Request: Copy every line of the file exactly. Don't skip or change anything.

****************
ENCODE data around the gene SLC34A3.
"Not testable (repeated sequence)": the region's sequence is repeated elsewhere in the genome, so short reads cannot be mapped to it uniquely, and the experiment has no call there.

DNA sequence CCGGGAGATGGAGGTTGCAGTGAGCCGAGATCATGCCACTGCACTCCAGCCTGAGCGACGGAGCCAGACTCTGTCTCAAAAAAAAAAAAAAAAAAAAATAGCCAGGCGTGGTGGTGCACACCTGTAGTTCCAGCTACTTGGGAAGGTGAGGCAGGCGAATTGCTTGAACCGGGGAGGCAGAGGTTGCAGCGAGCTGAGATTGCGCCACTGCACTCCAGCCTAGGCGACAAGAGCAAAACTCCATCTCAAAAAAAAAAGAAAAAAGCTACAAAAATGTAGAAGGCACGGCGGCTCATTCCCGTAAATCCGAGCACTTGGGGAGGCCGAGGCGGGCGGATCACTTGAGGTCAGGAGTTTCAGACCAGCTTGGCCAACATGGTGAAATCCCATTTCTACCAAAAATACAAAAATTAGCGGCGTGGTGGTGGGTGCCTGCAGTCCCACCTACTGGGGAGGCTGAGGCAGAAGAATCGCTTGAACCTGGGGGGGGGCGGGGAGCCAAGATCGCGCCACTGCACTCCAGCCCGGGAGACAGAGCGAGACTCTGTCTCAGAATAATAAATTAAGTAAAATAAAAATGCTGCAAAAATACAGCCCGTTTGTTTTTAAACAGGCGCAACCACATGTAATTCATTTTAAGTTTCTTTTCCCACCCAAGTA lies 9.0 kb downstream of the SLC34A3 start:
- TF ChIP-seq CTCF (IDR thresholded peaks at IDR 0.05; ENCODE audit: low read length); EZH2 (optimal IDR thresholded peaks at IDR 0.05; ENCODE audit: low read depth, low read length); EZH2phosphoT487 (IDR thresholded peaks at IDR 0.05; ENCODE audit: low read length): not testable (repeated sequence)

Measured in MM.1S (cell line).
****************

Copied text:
ENCODE data around the gene SLC34A3.
"Not testable (repeated sequence)": the region's sequence is repeated elsewhere in the genome, so short reads cannot be mapped to it uniquely, and the experiment has no call there.

DNA sequence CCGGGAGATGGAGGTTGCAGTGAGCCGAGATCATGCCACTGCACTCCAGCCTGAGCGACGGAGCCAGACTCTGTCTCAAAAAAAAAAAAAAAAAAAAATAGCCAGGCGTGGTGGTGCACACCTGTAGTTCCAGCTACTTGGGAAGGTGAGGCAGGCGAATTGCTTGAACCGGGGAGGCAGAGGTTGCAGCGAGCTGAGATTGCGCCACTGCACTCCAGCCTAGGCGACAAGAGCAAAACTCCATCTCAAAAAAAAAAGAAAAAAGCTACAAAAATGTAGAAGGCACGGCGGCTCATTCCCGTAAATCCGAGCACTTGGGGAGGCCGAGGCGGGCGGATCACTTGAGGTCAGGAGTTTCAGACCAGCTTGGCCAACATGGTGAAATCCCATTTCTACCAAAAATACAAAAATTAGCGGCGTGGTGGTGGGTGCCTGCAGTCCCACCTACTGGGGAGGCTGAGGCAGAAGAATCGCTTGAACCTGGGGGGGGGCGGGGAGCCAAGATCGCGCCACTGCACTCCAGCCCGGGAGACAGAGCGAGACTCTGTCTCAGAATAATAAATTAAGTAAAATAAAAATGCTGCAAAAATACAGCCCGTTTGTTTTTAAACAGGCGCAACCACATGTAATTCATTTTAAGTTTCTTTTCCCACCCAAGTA lies 9.0 kb downstream of the SLC34A3 start:
- TF ChIP-seq CTCF (IDR thresholded peaks at IDR 0.05; ENCODE audit: low read length); EZH2 (optimal IDR thresholded peaks at IDR 0.05; ENCODE audit: low read depth, low read length); EZH2phosphoT487 (IDR thresholded peaks at IDR 0.05; ENCODE audit: low read length): not testable (repeated sequence)

Measured in MM.1S (cell line).